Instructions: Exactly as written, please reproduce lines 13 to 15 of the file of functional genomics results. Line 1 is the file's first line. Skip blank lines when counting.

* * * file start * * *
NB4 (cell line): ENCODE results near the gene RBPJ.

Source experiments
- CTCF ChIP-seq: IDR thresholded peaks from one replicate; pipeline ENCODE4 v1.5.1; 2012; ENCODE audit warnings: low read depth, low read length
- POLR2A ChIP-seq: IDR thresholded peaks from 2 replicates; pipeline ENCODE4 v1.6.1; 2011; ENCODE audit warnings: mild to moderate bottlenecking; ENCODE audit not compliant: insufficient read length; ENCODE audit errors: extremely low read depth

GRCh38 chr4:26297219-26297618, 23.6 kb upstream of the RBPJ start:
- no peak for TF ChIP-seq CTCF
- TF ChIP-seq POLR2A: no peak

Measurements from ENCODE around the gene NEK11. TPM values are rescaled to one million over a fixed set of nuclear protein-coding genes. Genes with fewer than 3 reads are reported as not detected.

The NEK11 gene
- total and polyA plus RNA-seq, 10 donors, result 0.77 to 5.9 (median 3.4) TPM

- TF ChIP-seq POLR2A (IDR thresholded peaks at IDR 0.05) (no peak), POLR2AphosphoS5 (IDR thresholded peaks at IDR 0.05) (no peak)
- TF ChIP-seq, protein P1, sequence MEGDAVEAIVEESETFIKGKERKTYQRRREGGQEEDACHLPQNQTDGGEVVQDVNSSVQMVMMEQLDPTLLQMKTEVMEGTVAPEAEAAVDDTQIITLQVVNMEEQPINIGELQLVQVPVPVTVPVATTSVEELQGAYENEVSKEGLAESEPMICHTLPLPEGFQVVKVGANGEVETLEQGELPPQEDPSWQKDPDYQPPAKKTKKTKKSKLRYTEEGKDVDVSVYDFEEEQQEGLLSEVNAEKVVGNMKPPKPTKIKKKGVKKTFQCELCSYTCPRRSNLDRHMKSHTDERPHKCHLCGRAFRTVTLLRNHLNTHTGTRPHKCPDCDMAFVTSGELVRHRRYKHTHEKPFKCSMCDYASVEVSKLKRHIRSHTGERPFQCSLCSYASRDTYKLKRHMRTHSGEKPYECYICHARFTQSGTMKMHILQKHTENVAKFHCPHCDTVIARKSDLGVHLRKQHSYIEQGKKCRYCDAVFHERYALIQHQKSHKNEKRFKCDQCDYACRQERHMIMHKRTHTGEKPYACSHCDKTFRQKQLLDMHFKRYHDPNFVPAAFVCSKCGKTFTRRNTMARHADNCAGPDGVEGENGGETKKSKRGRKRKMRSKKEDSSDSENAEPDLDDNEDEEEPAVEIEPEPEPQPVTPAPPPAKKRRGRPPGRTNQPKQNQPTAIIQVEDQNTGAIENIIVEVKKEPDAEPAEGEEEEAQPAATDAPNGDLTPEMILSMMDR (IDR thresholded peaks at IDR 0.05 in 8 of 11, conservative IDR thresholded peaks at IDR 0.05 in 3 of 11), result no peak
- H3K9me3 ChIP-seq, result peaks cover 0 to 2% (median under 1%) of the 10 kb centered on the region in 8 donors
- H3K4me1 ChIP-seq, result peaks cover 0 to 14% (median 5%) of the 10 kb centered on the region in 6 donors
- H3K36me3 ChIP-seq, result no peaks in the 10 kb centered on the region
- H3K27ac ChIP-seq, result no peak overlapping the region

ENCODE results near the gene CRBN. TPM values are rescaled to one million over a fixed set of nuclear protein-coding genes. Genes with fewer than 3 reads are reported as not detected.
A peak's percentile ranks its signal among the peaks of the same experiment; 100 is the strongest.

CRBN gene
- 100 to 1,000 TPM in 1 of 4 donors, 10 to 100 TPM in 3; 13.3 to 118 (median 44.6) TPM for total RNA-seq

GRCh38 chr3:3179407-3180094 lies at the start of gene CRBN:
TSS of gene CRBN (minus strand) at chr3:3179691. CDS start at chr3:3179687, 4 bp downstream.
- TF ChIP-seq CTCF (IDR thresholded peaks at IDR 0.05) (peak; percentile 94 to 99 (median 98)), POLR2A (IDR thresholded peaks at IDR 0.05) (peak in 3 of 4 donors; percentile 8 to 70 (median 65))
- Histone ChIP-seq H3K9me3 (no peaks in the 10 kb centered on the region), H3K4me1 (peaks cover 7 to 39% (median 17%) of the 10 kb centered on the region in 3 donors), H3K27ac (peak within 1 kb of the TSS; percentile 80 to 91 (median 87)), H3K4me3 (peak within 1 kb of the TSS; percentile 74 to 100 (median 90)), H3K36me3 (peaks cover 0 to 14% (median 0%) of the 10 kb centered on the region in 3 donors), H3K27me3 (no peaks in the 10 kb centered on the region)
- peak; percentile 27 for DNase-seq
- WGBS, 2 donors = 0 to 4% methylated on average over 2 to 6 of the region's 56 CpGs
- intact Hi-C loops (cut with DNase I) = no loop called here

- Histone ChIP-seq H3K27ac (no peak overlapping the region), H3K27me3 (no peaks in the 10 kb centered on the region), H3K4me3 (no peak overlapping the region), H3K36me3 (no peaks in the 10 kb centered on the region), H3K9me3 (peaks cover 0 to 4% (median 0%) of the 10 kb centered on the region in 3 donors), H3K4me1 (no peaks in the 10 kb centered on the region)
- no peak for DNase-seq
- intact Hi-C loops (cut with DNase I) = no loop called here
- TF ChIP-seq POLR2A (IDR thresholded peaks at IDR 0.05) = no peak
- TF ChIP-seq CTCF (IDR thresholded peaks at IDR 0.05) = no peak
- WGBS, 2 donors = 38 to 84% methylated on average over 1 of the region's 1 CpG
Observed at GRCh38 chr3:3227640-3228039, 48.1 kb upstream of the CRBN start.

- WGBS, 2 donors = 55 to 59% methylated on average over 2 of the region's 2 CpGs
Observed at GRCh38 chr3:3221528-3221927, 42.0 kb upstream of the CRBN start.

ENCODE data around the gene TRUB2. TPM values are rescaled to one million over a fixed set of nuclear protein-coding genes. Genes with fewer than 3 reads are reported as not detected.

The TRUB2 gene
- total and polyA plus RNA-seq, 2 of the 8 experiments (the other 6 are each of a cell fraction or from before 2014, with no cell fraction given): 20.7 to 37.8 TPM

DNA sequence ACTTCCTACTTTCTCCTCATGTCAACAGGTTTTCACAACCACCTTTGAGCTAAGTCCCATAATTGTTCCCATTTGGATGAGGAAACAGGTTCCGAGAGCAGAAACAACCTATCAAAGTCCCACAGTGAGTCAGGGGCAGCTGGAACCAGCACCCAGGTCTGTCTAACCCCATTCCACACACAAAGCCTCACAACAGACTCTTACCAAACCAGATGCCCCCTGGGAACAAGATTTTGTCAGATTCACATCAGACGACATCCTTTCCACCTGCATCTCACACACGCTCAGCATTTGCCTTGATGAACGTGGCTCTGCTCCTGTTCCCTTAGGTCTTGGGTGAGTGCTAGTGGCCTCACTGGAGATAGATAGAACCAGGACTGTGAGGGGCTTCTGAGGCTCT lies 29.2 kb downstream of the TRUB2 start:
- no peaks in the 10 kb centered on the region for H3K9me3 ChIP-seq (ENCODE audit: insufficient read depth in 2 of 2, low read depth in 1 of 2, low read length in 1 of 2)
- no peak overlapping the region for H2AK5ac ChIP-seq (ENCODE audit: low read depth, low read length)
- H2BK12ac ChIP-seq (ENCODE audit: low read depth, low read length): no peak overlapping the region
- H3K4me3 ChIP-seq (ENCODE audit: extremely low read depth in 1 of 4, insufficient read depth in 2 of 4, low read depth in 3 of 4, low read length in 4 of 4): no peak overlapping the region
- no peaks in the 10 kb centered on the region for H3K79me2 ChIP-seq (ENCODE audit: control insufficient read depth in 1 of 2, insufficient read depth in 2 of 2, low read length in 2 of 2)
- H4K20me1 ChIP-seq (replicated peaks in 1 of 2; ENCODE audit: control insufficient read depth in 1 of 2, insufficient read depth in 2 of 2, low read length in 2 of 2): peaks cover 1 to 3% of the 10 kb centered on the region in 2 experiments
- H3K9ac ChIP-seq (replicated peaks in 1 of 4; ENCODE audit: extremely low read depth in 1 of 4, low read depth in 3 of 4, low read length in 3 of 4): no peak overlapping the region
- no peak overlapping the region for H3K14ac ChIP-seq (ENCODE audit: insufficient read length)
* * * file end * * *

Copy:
- H3K9me3 ChIP-seq, result peaks cover 0 to 2% (median under 1%) of the 10 kb centered on the region in 8 donors
- H3K4me1 ChIP-seq, result peaks cover 0 to 14% (median 5%) of the 10 kb centered on the region in 6 donors
- H3K36me3 ChIP-seq, result no peaks in the 10 kb centered on the region